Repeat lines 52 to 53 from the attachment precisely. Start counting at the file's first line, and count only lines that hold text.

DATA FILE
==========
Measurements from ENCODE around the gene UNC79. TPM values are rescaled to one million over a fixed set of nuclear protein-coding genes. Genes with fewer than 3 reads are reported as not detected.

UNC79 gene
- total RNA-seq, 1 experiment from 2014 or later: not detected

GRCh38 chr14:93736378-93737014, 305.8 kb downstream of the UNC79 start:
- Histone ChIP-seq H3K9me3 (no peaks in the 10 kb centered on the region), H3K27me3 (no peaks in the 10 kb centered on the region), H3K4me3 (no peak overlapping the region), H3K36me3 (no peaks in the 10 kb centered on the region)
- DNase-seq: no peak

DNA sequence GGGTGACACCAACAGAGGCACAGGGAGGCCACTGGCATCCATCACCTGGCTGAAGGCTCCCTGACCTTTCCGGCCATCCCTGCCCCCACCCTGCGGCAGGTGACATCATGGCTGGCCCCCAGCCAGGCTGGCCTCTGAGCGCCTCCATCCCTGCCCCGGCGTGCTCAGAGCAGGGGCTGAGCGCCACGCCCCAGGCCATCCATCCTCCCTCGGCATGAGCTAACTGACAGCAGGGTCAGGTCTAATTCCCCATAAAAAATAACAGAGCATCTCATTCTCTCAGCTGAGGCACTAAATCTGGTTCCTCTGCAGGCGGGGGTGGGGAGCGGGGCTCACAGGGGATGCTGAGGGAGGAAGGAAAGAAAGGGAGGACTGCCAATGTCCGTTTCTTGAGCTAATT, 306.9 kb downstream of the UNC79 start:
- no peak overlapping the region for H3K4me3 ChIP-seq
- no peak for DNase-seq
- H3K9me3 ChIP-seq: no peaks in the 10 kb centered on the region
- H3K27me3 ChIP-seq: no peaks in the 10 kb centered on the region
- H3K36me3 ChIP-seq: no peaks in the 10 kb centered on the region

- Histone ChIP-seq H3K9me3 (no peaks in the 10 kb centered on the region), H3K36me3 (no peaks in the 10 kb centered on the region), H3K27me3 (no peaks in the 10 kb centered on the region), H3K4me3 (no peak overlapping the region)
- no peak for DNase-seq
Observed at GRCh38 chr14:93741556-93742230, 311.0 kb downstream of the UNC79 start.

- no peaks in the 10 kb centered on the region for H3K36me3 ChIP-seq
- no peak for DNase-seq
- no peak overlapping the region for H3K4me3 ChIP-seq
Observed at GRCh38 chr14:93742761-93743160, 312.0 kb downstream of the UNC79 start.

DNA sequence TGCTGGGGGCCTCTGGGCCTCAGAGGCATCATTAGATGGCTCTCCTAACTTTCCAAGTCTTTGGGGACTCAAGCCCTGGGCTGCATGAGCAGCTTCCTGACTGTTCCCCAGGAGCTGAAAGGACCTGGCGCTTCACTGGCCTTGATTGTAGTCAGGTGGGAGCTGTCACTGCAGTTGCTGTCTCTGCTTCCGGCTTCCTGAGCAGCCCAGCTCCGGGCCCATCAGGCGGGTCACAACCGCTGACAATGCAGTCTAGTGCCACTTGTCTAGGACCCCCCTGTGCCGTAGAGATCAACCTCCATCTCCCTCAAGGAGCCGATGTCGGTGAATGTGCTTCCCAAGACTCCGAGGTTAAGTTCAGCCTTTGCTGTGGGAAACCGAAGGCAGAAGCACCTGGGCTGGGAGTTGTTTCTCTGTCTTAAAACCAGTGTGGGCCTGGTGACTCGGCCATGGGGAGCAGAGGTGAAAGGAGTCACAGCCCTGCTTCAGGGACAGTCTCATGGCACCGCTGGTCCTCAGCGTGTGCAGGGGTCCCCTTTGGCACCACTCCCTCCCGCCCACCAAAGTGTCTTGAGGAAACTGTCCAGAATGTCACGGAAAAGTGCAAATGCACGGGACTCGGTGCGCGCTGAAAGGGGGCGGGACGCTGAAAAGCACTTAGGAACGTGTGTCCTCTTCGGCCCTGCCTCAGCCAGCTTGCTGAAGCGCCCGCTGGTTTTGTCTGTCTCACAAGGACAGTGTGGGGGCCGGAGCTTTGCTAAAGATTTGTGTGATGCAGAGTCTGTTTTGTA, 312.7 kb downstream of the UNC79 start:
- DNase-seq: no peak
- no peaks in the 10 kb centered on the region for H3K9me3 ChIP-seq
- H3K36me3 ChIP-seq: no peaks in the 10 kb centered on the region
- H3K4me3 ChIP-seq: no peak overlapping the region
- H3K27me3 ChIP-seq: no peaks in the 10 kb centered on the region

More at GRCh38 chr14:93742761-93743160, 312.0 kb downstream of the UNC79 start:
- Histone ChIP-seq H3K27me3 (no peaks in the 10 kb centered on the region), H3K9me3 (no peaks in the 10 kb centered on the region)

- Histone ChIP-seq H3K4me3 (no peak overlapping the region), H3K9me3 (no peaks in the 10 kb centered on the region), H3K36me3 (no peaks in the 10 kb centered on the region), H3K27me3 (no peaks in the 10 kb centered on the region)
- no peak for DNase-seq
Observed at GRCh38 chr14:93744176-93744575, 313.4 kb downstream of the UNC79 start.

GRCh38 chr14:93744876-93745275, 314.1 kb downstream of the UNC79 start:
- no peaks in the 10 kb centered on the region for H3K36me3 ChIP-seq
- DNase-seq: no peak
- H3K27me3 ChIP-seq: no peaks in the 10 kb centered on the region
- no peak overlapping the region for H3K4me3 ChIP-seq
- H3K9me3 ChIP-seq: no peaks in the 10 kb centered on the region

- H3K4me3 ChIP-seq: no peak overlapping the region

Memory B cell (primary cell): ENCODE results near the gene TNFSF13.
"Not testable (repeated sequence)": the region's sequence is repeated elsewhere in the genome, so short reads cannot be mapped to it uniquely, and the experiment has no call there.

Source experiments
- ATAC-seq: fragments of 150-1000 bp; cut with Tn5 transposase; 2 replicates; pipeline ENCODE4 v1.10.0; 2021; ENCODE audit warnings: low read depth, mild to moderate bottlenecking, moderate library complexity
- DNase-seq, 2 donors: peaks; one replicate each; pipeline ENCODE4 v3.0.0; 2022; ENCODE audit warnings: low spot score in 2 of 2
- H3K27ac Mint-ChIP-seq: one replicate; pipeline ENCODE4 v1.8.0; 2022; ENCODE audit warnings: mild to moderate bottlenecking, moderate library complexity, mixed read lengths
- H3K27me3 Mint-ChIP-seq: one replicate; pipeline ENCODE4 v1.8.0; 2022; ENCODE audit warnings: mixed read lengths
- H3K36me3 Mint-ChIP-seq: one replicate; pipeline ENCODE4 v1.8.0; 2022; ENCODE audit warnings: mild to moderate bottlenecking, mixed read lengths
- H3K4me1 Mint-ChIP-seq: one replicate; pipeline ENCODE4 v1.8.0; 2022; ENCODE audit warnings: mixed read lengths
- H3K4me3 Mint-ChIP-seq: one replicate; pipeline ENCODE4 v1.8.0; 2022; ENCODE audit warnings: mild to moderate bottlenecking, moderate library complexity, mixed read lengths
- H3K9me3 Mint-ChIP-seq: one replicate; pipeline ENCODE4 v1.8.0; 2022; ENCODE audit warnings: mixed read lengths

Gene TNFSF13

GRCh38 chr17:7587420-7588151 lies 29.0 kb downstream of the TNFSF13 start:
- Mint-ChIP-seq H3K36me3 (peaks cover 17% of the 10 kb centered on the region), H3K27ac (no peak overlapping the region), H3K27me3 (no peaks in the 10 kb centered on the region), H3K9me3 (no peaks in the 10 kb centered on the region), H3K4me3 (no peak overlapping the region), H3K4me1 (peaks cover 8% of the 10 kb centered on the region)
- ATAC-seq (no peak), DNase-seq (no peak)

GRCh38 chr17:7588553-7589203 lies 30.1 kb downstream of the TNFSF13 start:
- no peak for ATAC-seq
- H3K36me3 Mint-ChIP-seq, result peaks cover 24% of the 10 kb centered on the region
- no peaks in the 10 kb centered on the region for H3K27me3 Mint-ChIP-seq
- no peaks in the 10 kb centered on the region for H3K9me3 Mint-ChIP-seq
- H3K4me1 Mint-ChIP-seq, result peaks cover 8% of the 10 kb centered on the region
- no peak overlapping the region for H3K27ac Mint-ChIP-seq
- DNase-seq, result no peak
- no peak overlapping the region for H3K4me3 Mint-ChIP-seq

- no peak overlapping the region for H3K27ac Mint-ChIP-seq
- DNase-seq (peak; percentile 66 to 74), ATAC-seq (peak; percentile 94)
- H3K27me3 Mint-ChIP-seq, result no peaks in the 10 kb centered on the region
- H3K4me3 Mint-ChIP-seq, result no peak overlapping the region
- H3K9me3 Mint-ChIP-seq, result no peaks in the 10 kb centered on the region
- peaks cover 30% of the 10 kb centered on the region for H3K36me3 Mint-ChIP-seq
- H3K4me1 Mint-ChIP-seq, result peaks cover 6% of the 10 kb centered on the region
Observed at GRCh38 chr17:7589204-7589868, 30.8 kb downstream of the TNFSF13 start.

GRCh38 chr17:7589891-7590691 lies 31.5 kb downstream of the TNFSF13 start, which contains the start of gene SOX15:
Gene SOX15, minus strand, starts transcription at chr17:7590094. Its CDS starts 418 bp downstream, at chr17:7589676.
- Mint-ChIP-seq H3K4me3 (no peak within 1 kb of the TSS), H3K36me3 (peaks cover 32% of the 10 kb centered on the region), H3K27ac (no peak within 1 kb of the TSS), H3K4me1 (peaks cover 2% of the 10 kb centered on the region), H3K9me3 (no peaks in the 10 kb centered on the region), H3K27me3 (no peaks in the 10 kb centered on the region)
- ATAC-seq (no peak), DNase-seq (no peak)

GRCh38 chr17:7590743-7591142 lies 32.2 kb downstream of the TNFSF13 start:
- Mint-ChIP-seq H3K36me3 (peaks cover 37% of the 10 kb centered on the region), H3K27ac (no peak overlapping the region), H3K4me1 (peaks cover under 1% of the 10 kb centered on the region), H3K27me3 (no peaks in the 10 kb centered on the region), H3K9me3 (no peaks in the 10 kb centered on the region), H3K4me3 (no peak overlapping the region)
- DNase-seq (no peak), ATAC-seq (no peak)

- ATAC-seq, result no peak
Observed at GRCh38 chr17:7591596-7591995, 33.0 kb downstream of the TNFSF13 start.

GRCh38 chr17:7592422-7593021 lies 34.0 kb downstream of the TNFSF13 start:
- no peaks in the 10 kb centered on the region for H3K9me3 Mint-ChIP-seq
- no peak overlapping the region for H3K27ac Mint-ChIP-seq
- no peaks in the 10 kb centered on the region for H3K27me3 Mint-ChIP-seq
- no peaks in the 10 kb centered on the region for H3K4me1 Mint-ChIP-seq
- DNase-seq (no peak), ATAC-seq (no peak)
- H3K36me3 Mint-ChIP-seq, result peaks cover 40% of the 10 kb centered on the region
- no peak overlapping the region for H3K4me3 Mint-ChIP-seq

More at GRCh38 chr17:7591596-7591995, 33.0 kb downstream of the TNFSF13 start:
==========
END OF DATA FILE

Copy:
- ATAC-seq (no peak), DNase-seq (no peak)

GRCh38 chr17:7588553-7589203 lies 30.1 kb downstream of the TNFSF13 start: